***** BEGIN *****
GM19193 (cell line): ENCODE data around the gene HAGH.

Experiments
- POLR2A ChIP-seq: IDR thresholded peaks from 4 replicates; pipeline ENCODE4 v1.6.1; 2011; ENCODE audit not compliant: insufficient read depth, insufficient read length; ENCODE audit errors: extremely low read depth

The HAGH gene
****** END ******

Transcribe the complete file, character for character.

GM19193 (cell line): ENCODE data around the gene HAGH.

Experiments
- POLR2A ChIP-seq: IDR thresholded peaks from 4 replicates; pipeline ENCODE4 v1.6.1; 2011; ENCODE audit not compliant: insufficient read depth, insufficient read length; ENCODE audit errors: extremely low read depth

The HAGH gene